The defendant testified that after Shirley told them to leave her house, he and his son Bryant drove around while he debated between suicide and going to the police. They abandoned their car the following week in New Orleans and then called the F.B.I. in Biloxi. When he gave a statement to the arresting officers on August 23, the defendant stated that his son had been present and had actually witnessed the accidental death of Donna Lovitz. The following day, his son Bryant gave a similar statement which corroborated the one given by his father.
At trial, the defendant admitted he lied about his son's presence, but he had done so because his son told him he was going to tell the police he witnessed the accident. Bryant testified at trial that he lied and that it was his idea to provide his father with some corroboration despite his father's wishes that he not become implicated.
After hearing the evidence, the jury returned a verdict of guilty and the defendant has appealed.
1 The defendant first contends that the police entry into the apartment without a search warrant and the subsequent seizure of physical evidence therein constitutes a violation of his rights under the Fourth Amendment to the United States Constitution. He moved for the suppression of physical evidence at a preliminary hearing and his motion was denied.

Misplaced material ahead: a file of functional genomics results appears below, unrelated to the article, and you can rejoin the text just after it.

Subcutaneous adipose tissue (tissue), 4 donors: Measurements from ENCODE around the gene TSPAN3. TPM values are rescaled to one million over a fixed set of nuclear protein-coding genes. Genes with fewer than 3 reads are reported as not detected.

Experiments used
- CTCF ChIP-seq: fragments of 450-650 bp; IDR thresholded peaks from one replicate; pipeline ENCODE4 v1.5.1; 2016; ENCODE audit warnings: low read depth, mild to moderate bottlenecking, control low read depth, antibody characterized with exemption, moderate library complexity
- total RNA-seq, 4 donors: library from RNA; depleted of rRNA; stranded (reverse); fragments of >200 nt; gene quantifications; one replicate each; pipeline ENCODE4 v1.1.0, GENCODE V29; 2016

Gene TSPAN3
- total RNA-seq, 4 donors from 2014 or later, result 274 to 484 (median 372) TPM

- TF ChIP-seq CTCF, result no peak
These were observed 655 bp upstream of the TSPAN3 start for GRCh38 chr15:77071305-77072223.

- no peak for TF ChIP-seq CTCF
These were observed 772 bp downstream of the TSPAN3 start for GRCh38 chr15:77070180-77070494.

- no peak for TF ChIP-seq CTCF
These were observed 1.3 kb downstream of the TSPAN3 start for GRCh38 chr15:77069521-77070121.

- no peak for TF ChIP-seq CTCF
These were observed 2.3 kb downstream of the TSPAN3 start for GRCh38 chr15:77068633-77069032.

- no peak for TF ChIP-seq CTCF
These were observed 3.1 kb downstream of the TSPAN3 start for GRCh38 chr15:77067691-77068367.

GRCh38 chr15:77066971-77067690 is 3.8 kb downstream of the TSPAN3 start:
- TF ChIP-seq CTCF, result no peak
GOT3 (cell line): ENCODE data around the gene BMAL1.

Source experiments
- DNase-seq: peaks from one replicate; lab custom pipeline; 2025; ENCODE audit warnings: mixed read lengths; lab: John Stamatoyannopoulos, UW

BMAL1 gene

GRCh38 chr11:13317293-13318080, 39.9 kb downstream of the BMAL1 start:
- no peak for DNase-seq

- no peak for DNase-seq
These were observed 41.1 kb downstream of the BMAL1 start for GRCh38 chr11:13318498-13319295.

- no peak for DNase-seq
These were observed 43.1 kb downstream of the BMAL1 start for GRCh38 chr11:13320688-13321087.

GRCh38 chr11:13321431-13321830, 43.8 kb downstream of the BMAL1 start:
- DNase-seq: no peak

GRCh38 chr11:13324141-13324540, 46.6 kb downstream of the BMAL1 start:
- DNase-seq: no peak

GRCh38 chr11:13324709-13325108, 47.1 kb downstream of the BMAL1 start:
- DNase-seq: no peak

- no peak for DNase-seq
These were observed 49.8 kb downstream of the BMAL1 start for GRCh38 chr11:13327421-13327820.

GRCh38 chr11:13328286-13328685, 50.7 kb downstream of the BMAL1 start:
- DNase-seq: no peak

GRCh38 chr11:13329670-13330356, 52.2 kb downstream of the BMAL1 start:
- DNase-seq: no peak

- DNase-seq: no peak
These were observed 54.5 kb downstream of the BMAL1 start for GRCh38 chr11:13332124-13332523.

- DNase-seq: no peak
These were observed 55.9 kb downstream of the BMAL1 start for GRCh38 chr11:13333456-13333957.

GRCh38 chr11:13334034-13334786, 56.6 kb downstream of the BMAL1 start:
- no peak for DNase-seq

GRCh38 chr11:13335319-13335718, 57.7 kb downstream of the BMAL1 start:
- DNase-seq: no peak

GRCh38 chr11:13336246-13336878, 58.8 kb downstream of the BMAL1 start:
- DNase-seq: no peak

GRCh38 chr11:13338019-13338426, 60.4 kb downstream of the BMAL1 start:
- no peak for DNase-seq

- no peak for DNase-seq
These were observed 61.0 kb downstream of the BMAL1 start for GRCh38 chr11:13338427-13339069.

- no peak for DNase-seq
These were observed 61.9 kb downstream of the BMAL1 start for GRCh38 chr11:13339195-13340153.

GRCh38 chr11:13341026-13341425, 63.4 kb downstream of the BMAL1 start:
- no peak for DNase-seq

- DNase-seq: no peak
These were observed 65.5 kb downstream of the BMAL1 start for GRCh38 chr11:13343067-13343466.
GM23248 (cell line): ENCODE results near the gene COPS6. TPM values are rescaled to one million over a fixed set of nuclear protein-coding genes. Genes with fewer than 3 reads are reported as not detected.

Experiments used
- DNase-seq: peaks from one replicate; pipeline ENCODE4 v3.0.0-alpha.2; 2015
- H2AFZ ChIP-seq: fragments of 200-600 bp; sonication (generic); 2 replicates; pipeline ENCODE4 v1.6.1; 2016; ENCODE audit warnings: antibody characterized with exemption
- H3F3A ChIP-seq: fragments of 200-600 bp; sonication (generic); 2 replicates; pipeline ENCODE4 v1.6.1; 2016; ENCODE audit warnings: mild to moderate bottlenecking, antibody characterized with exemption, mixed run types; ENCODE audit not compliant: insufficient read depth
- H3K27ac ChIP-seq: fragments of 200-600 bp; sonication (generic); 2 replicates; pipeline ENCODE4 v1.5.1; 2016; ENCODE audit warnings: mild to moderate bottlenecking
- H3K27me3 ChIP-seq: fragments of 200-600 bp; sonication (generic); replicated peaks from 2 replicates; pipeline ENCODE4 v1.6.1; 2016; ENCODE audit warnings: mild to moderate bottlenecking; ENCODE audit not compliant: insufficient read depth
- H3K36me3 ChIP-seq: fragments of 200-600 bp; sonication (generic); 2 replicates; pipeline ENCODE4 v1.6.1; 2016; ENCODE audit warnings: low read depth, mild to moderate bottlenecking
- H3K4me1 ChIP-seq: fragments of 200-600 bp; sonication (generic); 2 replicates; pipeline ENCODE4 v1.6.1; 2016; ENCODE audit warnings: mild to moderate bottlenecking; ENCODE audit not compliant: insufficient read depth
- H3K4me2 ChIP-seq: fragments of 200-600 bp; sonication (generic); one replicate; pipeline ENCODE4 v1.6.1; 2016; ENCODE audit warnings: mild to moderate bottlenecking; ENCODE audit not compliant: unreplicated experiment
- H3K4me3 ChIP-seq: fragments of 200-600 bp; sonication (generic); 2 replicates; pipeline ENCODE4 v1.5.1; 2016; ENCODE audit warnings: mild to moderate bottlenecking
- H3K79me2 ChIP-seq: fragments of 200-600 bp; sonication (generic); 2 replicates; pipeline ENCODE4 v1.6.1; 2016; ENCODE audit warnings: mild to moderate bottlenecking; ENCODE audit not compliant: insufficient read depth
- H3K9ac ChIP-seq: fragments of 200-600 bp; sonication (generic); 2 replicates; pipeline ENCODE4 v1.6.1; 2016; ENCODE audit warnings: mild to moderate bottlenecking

Unquestionably, most of the State's physical evidence resulted from the initial entry and subsequent search of the defendant's apartment which was conducted without benefit of a search warrant. Generally speaking, the entry and search of a private dwelling without a warrant is constitutionally prohibited except under circumstances where the police are confronted with an emergency which dictates the need for immediate action. While the defendant cites cases dealing with the exclusionary rule and the type of information upon which a warrant may issue, he neglects the exigencies of the situation in the instant case. The search in this case was incidental to the investigation of a "dead body" report that a woman "must be lying dead somewhere in their city" and her husband was going to "skip town with their two year old child." In discussing this type of emergency situation, the Supreme Court of Delaware stated: "As a general rule, we think, an emergency may be said to exist, within the meaning of the `exigency' rule, whenever the police have credible information that an unnatural death has, or may have, occurred. And the criterion is the reasonableness of the belief of the police as to the existence of an emergency, not the existence of an emergency in fact." Patrick v. State (1967), 227 A.2d 486, 489.